Project-based learning looks different, and may seem messier, than traditional instruction. Administrators visiting PBL classrooms shouldn’t expect to see orderly rows of students moving through the curriculum together. Instead, they’re likely to find small teams of students working on investigations of open-ended questions. Students should be able to explain what they’re doing and how activities relate to the project goals.
At Howe High School in the Howe Public Schools in Oklahoma, a small school making the shift to PBL, an administrator questioned a student about why he was in the hallway using his cell phone during class. Tammy Parks, district technology coordinator for Howe Public Schools, said the student had no trouble explaining his purpose: “He said, ‘I’m calling the mayor’s office to set up a meeting about our project.’”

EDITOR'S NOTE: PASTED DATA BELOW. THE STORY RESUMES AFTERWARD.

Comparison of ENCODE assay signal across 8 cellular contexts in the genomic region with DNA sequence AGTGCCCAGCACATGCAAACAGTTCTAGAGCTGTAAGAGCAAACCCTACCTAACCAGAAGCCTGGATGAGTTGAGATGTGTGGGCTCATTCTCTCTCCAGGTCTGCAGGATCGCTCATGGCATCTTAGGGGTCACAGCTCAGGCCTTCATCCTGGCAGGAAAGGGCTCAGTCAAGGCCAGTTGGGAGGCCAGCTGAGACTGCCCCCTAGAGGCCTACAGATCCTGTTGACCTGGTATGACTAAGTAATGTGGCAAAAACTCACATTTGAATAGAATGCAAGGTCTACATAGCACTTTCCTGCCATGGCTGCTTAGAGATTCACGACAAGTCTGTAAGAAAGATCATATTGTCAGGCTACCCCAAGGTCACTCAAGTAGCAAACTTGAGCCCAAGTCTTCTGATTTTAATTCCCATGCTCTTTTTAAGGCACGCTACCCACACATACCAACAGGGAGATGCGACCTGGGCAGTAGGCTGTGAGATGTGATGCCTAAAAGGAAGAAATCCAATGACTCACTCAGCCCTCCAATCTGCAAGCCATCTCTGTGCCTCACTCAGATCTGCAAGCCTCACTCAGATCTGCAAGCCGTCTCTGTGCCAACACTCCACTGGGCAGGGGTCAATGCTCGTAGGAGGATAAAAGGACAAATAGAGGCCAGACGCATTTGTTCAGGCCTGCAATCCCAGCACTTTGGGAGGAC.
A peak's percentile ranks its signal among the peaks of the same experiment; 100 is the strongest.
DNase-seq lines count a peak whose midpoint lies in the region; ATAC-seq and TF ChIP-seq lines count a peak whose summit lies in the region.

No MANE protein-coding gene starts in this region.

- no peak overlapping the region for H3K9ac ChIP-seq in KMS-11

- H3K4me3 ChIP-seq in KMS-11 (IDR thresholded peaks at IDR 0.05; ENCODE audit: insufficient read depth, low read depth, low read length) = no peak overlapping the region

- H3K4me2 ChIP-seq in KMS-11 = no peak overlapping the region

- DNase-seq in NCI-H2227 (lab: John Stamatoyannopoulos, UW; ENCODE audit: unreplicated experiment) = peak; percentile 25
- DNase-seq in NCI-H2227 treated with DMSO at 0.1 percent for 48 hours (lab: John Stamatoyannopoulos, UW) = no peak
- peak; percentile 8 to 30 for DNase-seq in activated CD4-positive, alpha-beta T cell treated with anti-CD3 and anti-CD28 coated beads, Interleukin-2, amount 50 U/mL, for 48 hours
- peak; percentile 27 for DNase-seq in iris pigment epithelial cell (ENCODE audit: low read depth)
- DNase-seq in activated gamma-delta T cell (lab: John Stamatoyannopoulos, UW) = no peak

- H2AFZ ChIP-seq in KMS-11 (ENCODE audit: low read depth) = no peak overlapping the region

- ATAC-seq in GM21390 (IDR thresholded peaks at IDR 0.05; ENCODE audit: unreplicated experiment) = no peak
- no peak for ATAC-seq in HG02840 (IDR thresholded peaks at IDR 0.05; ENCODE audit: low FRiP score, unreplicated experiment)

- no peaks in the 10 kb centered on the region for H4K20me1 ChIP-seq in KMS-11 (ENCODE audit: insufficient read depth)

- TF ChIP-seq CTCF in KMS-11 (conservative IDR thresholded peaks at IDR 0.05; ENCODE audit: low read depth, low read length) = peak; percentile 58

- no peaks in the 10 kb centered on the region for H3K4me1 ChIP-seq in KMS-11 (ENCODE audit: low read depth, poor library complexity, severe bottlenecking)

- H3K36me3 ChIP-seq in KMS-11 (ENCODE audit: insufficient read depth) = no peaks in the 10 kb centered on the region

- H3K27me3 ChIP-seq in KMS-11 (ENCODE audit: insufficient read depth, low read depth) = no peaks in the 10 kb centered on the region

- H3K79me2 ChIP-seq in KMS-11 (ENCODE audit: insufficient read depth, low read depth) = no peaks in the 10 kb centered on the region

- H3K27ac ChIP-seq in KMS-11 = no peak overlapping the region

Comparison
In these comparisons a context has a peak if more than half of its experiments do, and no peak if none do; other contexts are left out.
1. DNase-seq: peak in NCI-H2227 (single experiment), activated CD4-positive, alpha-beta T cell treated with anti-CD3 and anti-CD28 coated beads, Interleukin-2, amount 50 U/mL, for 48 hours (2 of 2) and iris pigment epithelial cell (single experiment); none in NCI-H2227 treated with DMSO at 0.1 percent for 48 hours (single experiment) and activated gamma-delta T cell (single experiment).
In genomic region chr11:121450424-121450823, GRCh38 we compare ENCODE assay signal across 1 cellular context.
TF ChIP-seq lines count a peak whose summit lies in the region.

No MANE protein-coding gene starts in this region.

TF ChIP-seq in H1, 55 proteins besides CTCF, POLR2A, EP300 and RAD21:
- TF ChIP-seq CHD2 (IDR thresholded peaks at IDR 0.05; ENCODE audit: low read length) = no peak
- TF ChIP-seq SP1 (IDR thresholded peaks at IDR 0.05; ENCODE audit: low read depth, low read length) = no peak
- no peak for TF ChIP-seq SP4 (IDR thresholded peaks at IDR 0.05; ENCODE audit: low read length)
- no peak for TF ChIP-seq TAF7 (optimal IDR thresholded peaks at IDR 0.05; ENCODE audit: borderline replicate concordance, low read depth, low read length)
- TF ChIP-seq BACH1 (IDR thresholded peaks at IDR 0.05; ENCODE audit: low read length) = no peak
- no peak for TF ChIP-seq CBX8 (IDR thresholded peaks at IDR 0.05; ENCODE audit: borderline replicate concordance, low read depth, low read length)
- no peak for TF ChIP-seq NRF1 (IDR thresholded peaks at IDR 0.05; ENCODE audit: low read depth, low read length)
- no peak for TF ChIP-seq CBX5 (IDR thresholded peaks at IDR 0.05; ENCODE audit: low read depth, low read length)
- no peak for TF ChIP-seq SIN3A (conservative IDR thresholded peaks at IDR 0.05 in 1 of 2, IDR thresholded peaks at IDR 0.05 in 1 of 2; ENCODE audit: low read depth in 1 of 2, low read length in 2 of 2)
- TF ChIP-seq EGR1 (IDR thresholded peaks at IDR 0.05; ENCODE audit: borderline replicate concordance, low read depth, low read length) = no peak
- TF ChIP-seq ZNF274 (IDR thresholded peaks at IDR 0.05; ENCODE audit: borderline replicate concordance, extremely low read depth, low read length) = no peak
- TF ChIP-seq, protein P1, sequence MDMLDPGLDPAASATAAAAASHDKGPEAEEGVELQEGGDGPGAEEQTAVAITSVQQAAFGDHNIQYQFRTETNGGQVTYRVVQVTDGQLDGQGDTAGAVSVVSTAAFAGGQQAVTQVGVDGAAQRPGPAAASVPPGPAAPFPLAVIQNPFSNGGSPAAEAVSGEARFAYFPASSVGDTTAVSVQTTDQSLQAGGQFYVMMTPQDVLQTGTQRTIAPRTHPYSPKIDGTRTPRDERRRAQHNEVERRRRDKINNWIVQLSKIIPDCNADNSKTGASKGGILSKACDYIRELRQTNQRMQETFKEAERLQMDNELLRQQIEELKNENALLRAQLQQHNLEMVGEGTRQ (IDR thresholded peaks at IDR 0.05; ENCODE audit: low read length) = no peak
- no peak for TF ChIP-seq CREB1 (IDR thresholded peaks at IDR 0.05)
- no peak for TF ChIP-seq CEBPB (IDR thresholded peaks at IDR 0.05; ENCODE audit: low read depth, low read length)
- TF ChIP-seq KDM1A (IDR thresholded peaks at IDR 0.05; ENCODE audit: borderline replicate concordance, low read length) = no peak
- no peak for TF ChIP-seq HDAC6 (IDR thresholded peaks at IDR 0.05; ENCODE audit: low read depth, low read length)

Principal Rody Boonchouy of the Da Vinci Charter Academy in Davis, Calif., says that comprehensive evidence of learning in PBL should include “mastery of concepts, skills to achieve and demonstrate mastery, and detailed reflection of personal processes.” To encourage reflection, he recommends that administrators ask students “to talk about how they are learning,” including how their thinking has changed. He suggests using a reflection prompt that asks students to explain, “I used to think … but now I believe …”
PBL typically culminates in public presentations of what students have learned, with audience members invited to ask questions, offer feedback, and score student performances. Administrators can take an active role in these culminating events, contributing to the authentic assessment of student learning.